Instagram has released a brand new collage app —Layout — that lets you use your iPhone to combine up to nine photos in a single shot. In a way, the real question is not why Instagram has now launched a collage app, but why it took the company so long.
As it stands, Instagram took the time to construct an easy, quick and intuitive tool, piling most options into the front end of the process and providing ample revision opportunities. Immediately upon launching the app, you get nine layout choices. You can order a special effect with one photo — such as mirror or flip — or add in different photos.
As you add photos to the mix, you can cycle back and forth between layouts before committing to one; as each layout is adjustable, you can alter composition on the fly. Other collage apps also let you make adjustments in the collage template though the flexible ability to change patterns can vary.
A simple drag and drop within each template quickly changes the position of the images and lets you adjust relative size even further to personalize generic layouts. You can also adjust images inside the layout with the pinch or zoom gesture.
Another feature that can hasten collage creation is dividing images between All, Faces (using face detection technology) and Recents (30 of the most recently used photos) from the potentially vast store of photos in your Camera Roll. A countdown timer lets you shoot on-the-the go selfies and other immediate shots.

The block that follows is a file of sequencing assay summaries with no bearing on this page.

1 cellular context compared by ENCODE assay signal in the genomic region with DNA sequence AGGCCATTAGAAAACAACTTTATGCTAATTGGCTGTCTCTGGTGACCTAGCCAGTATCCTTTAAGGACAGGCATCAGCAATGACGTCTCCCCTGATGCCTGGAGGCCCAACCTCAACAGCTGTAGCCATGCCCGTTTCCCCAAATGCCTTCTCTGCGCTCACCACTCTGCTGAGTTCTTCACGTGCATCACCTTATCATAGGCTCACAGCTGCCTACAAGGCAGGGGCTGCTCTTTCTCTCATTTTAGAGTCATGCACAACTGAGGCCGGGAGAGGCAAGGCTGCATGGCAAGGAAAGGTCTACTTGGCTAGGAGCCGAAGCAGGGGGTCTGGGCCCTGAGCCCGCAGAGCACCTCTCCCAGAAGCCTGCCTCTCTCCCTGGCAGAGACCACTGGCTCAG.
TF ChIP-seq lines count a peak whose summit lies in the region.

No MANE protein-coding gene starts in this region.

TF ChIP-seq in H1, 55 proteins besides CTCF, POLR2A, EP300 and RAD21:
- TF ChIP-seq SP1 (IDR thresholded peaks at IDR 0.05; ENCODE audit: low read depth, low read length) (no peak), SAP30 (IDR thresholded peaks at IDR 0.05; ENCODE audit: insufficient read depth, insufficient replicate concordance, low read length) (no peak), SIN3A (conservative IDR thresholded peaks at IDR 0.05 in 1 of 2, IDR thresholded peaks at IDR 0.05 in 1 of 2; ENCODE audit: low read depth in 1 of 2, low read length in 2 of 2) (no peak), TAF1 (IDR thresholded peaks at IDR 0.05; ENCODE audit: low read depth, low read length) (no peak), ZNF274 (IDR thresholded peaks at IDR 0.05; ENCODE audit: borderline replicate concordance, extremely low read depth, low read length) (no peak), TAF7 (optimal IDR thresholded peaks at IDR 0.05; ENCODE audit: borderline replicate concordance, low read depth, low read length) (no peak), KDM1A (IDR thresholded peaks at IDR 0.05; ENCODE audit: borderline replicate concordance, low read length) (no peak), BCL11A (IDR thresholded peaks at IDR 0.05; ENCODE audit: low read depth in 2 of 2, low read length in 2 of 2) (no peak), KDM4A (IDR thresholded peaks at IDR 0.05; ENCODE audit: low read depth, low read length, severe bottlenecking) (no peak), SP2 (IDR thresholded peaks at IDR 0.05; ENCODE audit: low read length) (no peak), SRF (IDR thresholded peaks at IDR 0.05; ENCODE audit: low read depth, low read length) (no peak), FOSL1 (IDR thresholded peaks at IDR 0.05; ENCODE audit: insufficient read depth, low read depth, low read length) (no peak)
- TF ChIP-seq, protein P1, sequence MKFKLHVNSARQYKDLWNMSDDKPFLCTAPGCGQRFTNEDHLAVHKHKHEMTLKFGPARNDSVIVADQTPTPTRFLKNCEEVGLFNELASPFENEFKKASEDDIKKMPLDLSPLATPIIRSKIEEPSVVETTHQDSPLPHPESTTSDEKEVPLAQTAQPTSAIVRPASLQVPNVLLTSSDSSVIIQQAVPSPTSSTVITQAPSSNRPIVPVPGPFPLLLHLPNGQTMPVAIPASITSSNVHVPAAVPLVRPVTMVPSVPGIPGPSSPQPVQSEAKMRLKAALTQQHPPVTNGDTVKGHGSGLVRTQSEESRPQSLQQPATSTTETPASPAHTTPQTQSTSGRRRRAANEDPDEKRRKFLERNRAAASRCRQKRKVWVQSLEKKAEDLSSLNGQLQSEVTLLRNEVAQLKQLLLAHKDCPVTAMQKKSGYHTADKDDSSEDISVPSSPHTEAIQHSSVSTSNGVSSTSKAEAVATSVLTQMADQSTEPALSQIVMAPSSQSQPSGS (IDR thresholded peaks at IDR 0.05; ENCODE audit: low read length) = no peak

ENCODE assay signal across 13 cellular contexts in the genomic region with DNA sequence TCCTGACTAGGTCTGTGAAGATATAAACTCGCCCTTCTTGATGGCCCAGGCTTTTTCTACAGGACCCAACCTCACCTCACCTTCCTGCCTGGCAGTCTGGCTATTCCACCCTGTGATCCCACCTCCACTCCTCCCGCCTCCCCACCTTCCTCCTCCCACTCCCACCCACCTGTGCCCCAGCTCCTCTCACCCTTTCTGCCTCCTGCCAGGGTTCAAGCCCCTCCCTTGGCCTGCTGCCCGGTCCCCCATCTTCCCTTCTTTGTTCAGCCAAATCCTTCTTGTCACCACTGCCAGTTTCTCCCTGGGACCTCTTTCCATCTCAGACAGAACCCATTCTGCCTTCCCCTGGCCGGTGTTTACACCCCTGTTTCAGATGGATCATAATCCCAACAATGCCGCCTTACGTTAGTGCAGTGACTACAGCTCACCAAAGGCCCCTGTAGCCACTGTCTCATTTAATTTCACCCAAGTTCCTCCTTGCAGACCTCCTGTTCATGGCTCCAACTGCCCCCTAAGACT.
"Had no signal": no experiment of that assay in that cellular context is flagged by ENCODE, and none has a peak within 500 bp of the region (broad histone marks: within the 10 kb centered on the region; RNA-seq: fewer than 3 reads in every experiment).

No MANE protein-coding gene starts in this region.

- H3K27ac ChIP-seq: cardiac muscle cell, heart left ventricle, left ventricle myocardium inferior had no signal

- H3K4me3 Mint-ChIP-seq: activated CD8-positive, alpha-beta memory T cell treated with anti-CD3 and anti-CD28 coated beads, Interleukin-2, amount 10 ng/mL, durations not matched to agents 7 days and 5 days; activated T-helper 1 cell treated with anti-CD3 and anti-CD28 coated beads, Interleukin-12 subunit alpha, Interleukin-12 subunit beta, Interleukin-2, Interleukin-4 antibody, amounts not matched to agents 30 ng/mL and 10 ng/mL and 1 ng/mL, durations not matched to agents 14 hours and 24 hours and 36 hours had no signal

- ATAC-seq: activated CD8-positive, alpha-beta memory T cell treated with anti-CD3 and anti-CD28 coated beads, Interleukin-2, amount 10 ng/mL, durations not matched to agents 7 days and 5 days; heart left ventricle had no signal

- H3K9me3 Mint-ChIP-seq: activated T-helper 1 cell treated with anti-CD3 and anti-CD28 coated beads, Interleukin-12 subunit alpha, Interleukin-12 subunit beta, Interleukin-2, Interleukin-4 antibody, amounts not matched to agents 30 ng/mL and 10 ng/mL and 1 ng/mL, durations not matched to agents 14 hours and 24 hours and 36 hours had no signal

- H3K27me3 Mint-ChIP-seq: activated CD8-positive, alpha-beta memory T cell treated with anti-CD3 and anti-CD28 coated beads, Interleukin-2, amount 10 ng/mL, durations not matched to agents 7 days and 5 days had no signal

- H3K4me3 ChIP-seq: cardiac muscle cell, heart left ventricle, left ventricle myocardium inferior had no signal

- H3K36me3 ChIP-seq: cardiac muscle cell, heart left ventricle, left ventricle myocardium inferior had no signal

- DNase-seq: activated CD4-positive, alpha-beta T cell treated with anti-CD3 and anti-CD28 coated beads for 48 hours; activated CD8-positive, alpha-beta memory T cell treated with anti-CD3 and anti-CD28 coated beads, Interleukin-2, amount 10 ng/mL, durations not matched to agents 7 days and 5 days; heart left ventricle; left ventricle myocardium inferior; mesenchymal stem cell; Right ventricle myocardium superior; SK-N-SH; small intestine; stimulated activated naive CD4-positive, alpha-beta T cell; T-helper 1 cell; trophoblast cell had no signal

Saving your image is similarly easy, as is sharing with Facebook, Dropbox, iCloud Photo Sharing and Messages. If you want to share via Twitter, there’s an additional hoop to jump through. You must save it to Instagram first before being able to post on Twitter.
One advantage of saving to Instagram is — you got it — filters. There are no filters or image editing of any kind, in Layout. The ability to focus on pairing and matching shots is its own process and would be made slower and more complex with an added filtering in the function of the collage app. Then too, if you want to filter a photo, most people would prefer it to look consistent, which means you’d want to complete your composition first, anyway.
I would have liked to see more creative layouts based on alternate shapes, something that can still be easy and fast, but which would lend more variety to the resulting collages. Given that Instagram’s whole identity is based on the square, perhaps that was too great of a conceptual leap.
While I get that Instagram is mobile and phone-based, collages are an artistic work that would benefit from having a larger screen. I had a positive experience using Instagram on my iPhone 5, but I suspect that it would be even better with some of the newer, larger phones. A universal app, also targeted to the iPad, would have been a great move in this case.
Layout is free — unlike some collage apps. You do not need an Instagram account to use it and no log in is necessary. It’s also easy to use and works seamlessly with Instagram — those things combined will give the entire ecosystem, including the extremely impressive Hyperlapse, a great advantage for users.
Lauout requires iOS 7 or higher, and Instagram promises an Android version in the coming months.